Don't use it!
escape() is defined in section B.2.1.2 escape and the introduction text of Annex B says:
... All of the language features and behaviours specified in this annex have one or more undesirable characteristics and in the absence of legacy usage would be removed from this specification. ...
... Programmers should not use or assume the existence of these features and behaviours when writing new ECMAScript code....
Special characters are encoded with the exception of: @*_+-./
The hexadecimal form for characters, whose code unit value is 0xFF or less, is a two-digit escape sequence:
For characters with a greater code unit, the four-digit format
%uxxxx is used. This is not allowed within a query string (as defined in RFC3986):
query = *( pchar / "/" / "?" )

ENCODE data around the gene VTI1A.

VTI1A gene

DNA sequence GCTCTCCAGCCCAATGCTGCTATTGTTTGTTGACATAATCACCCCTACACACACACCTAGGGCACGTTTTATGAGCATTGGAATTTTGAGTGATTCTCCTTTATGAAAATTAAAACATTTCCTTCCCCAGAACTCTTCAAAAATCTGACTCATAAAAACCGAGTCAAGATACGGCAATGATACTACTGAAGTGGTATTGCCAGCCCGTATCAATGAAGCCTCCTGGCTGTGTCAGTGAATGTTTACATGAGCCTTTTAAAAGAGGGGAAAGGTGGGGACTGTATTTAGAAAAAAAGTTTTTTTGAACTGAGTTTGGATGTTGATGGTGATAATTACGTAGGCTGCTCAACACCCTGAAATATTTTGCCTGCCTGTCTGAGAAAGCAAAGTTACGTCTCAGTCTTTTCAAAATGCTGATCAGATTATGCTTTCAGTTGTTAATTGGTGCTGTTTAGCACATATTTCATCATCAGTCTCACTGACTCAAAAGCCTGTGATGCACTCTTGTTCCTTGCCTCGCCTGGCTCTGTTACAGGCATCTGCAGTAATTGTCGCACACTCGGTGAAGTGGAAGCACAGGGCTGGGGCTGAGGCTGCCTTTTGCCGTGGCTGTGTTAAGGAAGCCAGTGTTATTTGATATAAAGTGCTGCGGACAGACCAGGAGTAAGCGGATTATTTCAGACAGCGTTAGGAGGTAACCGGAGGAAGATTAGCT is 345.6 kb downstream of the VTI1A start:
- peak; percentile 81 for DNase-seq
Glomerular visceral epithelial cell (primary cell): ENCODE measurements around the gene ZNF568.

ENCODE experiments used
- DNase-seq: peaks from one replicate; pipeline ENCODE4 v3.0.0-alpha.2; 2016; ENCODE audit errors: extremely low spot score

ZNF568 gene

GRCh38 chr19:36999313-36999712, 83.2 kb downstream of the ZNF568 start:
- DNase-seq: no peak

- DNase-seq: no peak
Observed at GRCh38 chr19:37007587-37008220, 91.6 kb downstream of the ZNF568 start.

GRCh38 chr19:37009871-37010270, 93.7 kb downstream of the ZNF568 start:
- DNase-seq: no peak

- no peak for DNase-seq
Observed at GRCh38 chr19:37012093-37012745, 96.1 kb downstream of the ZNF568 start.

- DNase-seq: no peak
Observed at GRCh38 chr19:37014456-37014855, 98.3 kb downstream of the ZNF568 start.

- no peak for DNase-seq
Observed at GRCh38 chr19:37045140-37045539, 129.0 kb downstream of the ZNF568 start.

pchar = unreserved / pct-encoded / sub-delims / ":" / "@"
unreserved = ALPHA / DIGIT / "-" / "." / "_" / "~"
pct-encoded = "%" HEXDIG HEXDIG
sub-delims = "!" / "$" / "&" / "'" / "(" / ")"
/ "*" / "+" / "," / ";" / "="
A percent sign is only allowed if it is directly followed by two hexdigits, percent followed by
u is not allowed.
Use encodeURI when you want a working URL. Make this call:
encodeURI("http://www.example.org/a file with spaces.html")
Don't call encodeURIComponent since it would destroy the URL and return
Use encodeURIComponent when you want to encode the value of a URL parameter.
var p1 = encodeURIComponent("http://example.org/?a=12&b=55")
Then you may create the URL you need:
var url = "http://example.net/?param1=" + p1 + "¶m2=99";
And you will get this complete URL:
Note that encodeURIComponent does not escape the
' character. A common bug is to use it to create html attributes such as
href='MyUrl', which could suffer an injection bug. If you are constructing html from strings, either use
" instead of
' for attribute quotes, or add an extra layer of encoding (
' can be encoded as %27).
For more information on this type of encoding you can check: http://en.wikipedia.org/wiki/Percent-encoding